“Never lose sight of the fact that every breath, every heartbeat is a gift.” Karen Timulty

“Suicide hotline fights to keep vets and troops alive.” This was the caption in today’s headline news on NPR. It reminds me of a very important issue that deserves discussion–suicide. While suicidality as a result of trauma from war and thoughts of suicide resulting from life’s confusion and stress are on a different experiential level, they share the belief that ending one’s life seems a viable strategy.

While professionally evaluating individuals who presented with suicidal ideation, I developed valuable assessment skills that involved asking certain questions. Did the person have the intention to die or did they just want the pain to stop? Assuming the former is the case, did they have a plan for carrying out the action? In exploring the existence of a plan, I would explore whether they had the “means” to carry out the action. Means could involve prescription medications, varying weapons or planning a particular action that would end in lethality, such as a common plan involving a premeditated intention to drive a vehicle off the road.

All of this training in adequate assessment not only came in handy professionally, but personally as well. There have been times in my life that I have felt so desperate that I entertained the thought of ending my life. Fortunately, my suicidal thoughts were always in the category of “wanting the pain to stop.” I say this because another axiom I learned on the job was that if someone REALLY wanted to suicide, there is nothing anyone can do stop them. If they readily answered the questions, that was already a good sign that they were willing to change their strategy.

I began to see that my own suicidal thoughts came about when I let myself fall to a certain level of Despair. When I got to this point, or fell into this emotional state unconsciously and didn’t distract myself or numb myself into denial, I began to see a significant recurring pattern. I noticed that, before entering a new level of awareness, I would hit a wall of resistance. Everyone has their own particular inner Story or monologue that gets triggered at this moment during one’s emotional arc of Despair. I believe it wise to know what form this resistance takes in order to neutralize its potentially destructive pattern and get beyond it.

My words always seemed to be variations of  “I just needed to die” for the pain to stop. Granted, this is dramatic, but I specifically capitalize the word Despair when talking about the Great Despair. This is not what one feels when they realize that the toilet paper ran out or they didn’t get into the school they wanted. In the moment after the melodramatic statement was spoken, I would feel a sense of control over a situation that felt uncontrollable prior to the utterance. It seemed that once I verbalized the words, a release could take place and my whole thought process would be transformed. After this happened over and over again, I began to understand the pattern and I would no longer get impressed with the drama associated with the Story.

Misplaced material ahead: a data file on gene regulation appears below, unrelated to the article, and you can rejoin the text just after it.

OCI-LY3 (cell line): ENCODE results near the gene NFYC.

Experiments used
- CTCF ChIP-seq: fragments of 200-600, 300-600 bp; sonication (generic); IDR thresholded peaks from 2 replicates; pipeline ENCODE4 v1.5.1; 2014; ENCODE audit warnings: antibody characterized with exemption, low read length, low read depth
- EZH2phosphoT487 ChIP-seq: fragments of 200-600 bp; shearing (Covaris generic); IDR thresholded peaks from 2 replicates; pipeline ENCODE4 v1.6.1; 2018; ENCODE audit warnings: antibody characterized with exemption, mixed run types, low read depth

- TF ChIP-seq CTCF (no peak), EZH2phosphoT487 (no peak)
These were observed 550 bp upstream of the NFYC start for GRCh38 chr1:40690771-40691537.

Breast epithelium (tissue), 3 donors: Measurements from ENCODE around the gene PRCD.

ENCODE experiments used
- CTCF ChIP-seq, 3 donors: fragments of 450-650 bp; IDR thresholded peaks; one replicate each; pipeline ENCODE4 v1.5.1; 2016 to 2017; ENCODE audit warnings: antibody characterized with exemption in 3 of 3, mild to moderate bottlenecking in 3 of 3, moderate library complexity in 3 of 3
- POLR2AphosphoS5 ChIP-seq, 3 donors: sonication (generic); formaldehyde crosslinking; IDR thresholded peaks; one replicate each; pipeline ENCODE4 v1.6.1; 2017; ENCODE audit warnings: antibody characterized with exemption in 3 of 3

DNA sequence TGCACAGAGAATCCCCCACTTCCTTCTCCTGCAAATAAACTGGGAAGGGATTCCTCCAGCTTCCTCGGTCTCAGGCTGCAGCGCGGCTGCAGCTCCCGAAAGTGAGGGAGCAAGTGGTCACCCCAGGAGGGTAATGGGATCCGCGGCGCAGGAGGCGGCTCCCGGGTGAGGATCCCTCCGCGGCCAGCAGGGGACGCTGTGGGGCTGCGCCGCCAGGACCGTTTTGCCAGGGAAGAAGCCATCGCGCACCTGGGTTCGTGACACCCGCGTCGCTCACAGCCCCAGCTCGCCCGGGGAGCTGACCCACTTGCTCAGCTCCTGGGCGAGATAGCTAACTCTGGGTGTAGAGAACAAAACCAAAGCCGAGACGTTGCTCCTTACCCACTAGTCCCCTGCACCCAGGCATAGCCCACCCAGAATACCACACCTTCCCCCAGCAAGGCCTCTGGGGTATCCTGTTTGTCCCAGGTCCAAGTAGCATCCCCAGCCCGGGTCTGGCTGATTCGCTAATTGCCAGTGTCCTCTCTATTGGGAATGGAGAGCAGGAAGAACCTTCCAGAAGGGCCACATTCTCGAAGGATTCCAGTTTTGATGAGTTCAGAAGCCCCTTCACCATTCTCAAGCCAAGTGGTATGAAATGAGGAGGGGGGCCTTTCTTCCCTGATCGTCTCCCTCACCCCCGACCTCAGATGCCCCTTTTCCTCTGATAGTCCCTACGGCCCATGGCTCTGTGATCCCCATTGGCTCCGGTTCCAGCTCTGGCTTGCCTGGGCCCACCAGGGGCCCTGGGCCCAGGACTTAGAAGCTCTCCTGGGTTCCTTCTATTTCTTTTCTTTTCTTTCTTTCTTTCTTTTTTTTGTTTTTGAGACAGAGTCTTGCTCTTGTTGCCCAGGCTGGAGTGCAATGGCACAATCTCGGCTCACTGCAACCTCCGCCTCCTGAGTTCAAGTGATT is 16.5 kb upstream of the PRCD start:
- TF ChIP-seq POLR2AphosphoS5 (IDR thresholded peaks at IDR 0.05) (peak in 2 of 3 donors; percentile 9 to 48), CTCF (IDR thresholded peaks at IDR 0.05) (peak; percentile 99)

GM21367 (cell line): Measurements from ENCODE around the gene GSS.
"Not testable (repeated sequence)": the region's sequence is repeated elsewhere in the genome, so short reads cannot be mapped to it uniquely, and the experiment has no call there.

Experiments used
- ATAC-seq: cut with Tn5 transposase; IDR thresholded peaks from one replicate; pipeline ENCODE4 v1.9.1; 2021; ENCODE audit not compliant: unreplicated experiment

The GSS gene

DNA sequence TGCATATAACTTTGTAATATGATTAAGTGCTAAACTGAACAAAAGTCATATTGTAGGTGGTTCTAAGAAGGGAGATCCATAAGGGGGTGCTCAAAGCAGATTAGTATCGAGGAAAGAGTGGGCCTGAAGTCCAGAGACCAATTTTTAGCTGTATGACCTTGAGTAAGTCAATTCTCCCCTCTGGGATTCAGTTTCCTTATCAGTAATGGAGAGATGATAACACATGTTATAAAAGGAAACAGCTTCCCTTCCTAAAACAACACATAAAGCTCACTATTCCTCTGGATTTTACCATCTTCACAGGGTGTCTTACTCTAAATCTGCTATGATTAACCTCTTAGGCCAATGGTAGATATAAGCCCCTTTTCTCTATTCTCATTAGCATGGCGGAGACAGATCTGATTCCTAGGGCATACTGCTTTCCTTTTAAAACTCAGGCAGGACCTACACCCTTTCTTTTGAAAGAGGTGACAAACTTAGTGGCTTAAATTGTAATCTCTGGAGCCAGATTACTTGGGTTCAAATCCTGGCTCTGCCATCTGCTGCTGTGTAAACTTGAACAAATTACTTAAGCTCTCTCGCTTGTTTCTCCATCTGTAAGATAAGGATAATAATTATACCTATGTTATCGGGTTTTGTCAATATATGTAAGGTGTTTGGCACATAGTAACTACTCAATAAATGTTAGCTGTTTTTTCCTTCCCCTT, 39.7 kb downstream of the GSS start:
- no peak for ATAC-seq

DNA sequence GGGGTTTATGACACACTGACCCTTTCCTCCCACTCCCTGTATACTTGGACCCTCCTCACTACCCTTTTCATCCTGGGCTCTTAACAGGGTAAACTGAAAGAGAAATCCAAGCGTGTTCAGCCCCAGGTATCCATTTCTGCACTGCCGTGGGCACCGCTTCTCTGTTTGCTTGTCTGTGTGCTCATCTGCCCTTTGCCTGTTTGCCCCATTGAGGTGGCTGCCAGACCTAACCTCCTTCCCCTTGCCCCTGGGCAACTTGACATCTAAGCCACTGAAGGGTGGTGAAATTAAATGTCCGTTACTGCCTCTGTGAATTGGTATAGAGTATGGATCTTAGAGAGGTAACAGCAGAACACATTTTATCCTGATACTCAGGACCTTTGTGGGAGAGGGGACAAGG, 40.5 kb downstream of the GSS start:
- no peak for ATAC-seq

For many people, the inner story could involve what I think of as “the dark side of HOPE.” This must not be confused with true hope. The former is a story one tells oneself as an attempt to “protect” oneself from experiencing the deep, excruciating level of Despair, which could be healed if met courageously. This seeming protection is actually an avoidance tactic. A metaphor that shows this involves a whirlpool. If one falls into a whirlpool and struggles against the force, the person will likely become exhausted and drown. If, however, the person were to let go of the struggle, the whirlpool would simply pull them into the water and deposit them off to the side, yielding a release from the struggle.

I don’t mean to infer that this transformational process approaches the kind of trauma the veterans and troops experience. I have worked with a few veterans and others with PTSD, and I suspect the circumstances in Iraq and Afghanistan with multiple deployments are on a level I could not even begin to imagine. I believe our culture has an addiction to violence, as demonstrated by the reliance on war and guns for resolving conflict. With the level of military suicides exceeding the number of troops killed in combat in 2012, as reported by NPR, the causes of violence in our culture are clearly complex. I cannot help but think that when one is trained to resolve external issues through life and death, that one integrates that methodology for resolving internal conflict as well. Perhaps the use of violence as a strategy is what pushes a benign transformational process to the extreme. At some point the issue is no longer about making the pain stop, but about ending one’s life. I cannot help but wonder what in our culture has lead to using violence as a viable strategy.

An interesting theory being considered lately has to do with the level of violence that gets imprinted during one’s birth process. In earlier times, before births were reduced to a medical procedure, women would gather in a temple, surrounded by loved ones, and giving birth was seen as a celebration of life. With the utilization of invasive medical interventions such as medications, circumcision and institutional settings, I cannot help but see a connection between the addiction to violence and this initiatory imprint of violence.

Perhaps with our increasing collective awareness of violence on many levels, our transformational processes can be more humane. Perhaps as the birth process becomes more about imprinting love and connection, our ways of resolving conflict will reflect those values. And perhaps we can finally, as a culture, begin to subscribe to restorative, regenerative ways of resolving conflict in ourselves and with others.

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